Interviews // Carly Cosgrove
Interviews // Carly Cosgrove

Interviews // Carly Cosgrove

What do you want people to take away from your music?

Helen: I’d like for people to just feel connected to it, and I think that you could be like, ‘oh, I wish my music meant some kind of grandiose thing to someone in some way’ and stuff. But I think the reality is that people kind of can connect to anything if it just kind of hits whatever they need inside. If somebody just kind of gets something out of it that kind of makes their day better or just makes them feel seen, then I feel like that’s a success.

Tyler: Yeah, I agree. I think at the end of the day, it’s like if someone gets this grandiose idea and the songs are super personal to them, that’s sick. Someone’s also coming to a show just because they like loud, fast music and they get some out of that. As long as the music is making people happy and giving them some kind of enjoyment at the end of the day, I think that is the goal.

What is your songwriting process like?

Helen: It kind of varies because, well, you don’t know this yet, but we have some new music cooking. It’s just interesting because we could answer this question, but you haven’t heard the product I would be referring to.

Tyler: In terms of See You in Chemistry, our last album. I would say songwriting. It really happens one of two ways. Lucas does a lot of the songwriting, our front person, Lucas. And sometimes he will come to us with a fully realized idea, just like, hey, here’s a song that I wrote. I would like to have it for this project. And we would spend time just shopping it for a full band setting. A lot of times. Also, we will start with just, like, an idea. Literally like a song idea or a guitar riff and go from there and literally put it together like a puzzle. It really depends on the song. Something like our song, Not My Job. We wrote literally from the ground up. I think we started that song with just like, that first verse and went from there. I was like, what if we put in some big hits and that’s the chorus. Other songs like Headaches. That song was written front to back by Lucas. He came to us, he said, ‘hey, I have this crazy song.’ And we loved it and we put music to it. It’s really. It’s really one or the other, I would say.

It seems like the fact that you’re from Philadelphia is important to you as a band. Can you talk a little bit about that?

Tyler: Yeah, sure. We love our city. I can speak for both of us in that. Philly’s is one of the, if not the best city in the US, the best! There’s a lot of things that contribute to it. It’s a great city in the sense of. For sports, food, travel, all that good stuff. But also, music is big, and it’s not just like, our genres, it’s genres from everywhere.

The R & B and hip-hop scene in Philly, all the way to lo fi. Like, there’s just so much good music in the city and so much inspiration to pull from. And it’s also great because it’s a good place to go if you want to fit in somewhere. There’s not just one music scene in the city. I would say you could make a case that there’s, like, infinite music scenes because you have, let’s say, our music scene.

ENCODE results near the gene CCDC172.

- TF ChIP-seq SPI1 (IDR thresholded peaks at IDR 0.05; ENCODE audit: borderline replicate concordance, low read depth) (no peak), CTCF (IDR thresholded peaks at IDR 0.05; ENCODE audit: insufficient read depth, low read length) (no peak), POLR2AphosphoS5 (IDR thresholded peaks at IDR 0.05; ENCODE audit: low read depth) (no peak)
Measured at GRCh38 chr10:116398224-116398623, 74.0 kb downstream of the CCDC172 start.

Say, like, the emo scene or DIY or whatever. But then even in that, you have, like, okay, this is the music scene specifically around this college that the people that go to the shows go to that college and don’t really go to the other areas. Like, I would say being from Philly is a big thing for us and also, a lot of bands came before us, had a huge impact in our playstyle.

Helen: Yeah, it’s kind of like an honor to be from the same city that has so many legends in our genre and scene. And really, we just wouldn’t be anything without the city of Philadelphia, like, believing in us and supporting us from the go. That’s why we are where we are is because they pushed.

Tyler: Cool. A cool example of that is, like, there’s this venue called the First Unitarian Church in Philly that it’s literally the basement of a random church that has just been having punk shows for the last. I don’t even know, like, 20 years maybe. And we have all seen some crazy shows. We’ve both seen some crazy shows there when we were younger and then just getting into the scene. The fact that we got to play a venue like that was really special to us. And I’m not sure if every city in the country has stuff like that where it’s, like, the legendary spot.

Helen: Also, a cool example is people talk about the waves of emo, like, one of the waves of emo before the current wave we’re in, which, I mean, that’s all fucking semantics. But the band Algernon Cadwallader was a band that’s just always been super cool that they’re from Philly. Just, like, legendary stuff looked up to a lot, and then we were able to record See You in Chemistry with their guitarist, Joe Reinhardt. And it’s just, like, really cool, full circle moments like that. And the Philly community is just really so much closer knit than we think. And that’s really cool to see.